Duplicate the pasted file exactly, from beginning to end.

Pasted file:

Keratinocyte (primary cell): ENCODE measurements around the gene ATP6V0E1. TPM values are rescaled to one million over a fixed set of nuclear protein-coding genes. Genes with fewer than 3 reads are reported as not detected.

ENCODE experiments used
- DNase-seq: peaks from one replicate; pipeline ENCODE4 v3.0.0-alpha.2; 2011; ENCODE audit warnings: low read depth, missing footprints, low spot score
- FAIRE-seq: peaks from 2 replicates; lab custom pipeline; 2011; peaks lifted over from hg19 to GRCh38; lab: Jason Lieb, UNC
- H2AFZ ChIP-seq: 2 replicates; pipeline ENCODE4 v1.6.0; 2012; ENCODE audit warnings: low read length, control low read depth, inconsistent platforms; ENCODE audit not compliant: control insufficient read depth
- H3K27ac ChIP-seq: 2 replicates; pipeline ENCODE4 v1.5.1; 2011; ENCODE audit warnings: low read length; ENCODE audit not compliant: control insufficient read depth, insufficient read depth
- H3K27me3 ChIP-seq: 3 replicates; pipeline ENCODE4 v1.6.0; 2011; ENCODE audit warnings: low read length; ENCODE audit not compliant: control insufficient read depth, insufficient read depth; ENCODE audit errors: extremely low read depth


Keratinocyte (primary cell): ENCODE measurements around the gene ATP6V0E1. TPM values are rescaled to one million over a fixed set of nuclear protein-coding genes. Genes with fewer than 3 reads are reported as not detected.

ENCODE experiments used
- DNase-seq: peaks from one replicate; pipeline ENCODE4 v3.0.0-alpha.2; 2011; ENCODE audit warnings: low read depth, missing footprints, low spot score
- FAIRE-seq: peaks from 2 replicates; lab custom pipeline; 2011; peaks lifted over from hg19 to GRCh38; lab: Jason Lieb, UNC
- H2AFZ ChIP-seq: 2 replicates; pipeline ENCODE4 v1.6.0; 2012; ENCODE audit warnings: low read length, control low read depth, inconsistent platforms; ENCODE audit not compliant: control insufficient read depth
- H3K27ac ChIP-seq: 2 replicates; pipeline ENCODE4 v1.5.1; 2011; ENCODE audit warnings: low read length; ENCODE audit not compliant: control insufficient read depth, insufficient read depth
- H3K27me3 ChIP-seq: 3 replicates; pipeline ENCODE4 v1.6.0; 2011; ENCODE audit warnings: low read length; ENCODE audit not compliant: control insufficient read depth, insufficient read depth; ENCODE audit errors: extremely low read depth